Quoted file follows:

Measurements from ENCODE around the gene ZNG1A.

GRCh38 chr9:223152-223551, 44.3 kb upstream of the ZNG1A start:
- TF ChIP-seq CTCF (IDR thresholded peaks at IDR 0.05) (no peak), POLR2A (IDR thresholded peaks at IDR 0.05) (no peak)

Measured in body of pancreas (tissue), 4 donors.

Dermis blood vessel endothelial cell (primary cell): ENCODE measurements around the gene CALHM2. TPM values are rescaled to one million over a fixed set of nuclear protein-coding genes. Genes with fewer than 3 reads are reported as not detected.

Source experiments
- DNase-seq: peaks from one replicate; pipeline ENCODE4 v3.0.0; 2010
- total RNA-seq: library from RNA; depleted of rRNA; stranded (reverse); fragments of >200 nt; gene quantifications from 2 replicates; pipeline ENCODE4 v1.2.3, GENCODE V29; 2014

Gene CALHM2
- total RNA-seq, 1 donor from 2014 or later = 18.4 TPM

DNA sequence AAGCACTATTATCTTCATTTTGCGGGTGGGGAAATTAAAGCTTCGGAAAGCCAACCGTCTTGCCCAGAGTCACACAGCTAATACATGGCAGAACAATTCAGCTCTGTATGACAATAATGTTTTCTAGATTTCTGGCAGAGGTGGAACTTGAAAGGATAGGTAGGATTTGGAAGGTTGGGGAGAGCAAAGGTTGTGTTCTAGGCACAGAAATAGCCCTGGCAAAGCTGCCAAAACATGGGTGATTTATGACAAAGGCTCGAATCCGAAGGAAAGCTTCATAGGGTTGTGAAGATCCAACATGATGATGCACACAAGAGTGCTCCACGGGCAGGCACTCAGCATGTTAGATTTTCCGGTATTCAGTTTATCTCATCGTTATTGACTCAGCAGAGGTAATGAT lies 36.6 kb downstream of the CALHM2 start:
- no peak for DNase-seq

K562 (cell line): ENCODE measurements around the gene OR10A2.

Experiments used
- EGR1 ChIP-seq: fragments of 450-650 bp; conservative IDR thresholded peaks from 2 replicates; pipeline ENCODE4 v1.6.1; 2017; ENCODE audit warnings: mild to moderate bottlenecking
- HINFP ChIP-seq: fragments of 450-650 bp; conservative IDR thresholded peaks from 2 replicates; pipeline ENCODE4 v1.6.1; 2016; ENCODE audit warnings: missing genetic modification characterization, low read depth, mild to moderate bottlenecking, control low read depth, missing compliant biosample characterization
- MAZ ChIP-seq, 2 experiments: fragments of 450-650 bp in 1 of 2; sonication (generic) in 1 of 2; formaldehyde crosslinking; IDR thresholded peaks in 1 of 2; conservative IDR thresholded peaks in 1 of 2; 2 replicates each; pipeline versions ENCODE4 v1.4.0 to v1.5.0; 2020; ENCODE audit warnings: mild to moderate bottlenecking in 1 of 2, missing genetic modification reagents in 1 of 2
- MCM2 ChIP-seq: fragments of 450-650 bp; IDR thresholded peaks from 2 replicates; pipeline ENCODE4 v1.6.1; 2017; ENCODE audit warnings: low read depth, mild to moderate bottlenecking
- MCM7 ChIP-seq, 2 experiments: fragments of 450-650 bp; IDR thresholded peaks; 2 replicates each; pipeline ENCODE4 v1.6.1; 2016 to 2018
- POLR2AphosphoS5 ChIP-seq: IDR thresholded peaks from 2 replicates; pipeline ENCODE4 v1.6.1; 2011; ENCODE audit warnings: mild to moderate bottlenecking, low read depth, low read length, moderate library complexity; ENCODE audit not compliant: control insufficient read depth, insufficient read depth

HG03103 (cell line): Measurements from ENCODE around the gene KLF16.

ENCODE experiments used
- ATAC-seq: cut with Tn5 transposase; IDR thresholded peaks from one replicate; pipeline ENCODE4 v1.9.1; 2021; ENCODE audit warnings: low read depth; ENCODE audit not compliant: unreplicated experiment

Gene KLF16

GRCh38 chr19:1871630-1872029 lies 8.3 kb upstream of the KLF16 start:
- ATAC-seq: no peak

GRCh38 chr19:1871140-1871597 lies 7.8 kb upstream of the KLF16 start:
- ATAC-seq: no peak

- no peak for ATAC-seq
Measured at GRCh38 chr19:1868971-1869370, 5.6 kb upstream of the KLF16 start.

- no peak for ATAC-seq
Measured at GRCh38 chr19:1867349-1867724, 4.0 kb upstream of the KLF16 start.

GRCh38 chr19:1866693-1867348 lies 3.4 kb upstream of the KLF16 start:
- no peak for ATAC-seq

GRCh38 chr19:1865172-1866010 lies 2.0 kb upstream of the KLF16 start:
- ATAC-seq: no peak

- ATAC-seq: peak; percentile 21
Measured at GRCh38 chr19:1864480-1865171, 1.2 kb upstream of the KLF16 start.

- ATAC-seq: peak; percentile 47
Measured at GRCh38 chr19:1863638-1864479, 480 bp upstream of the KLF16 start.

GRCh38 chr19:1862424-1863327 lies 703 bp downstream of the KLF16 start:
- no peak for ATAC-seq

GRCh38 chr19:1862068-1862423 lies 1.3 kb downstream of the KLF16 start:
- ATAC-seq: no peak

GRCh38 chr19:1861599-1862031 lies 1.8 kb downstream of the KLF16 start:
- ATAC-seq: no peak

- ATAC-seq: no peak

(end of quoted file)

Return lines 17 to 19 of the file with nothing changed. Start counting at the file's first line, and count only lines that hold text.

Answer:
- MAZ ChIP-seq, 2 experiments: fragments of 450-650 bp in 1 of 2; sonication (generic) in 1 of 2; formaldehyde crosslinking; IDR thresholded peaks in 1 of 2; conservative IDR thresholded peaks in 1 of 2; 2 replicates each; pipeline versions ENCODE4 v1.4.0 to v1.5.0; 2020; ENCODE audit warnings: mild to moderate bottlenecking in 1 of 2, missing genetic modification reagents in 1 of 2
- MCM2 ChIP-seq: fragments of 450-650 bp; IDR thresholded peaks from 2 replicates; pipeline ENCODE4 v1.6.1; 2017; ENCODE audit warnings: low read depth, mild to moderate bottlenecking
- MCM7 ChIP-seq, 2 experiments: fragments of 450-650 bp; IDR thresholded peaks; 2 replicates each; pipeline ENCODE4 v1.6.1; 2016 to 2018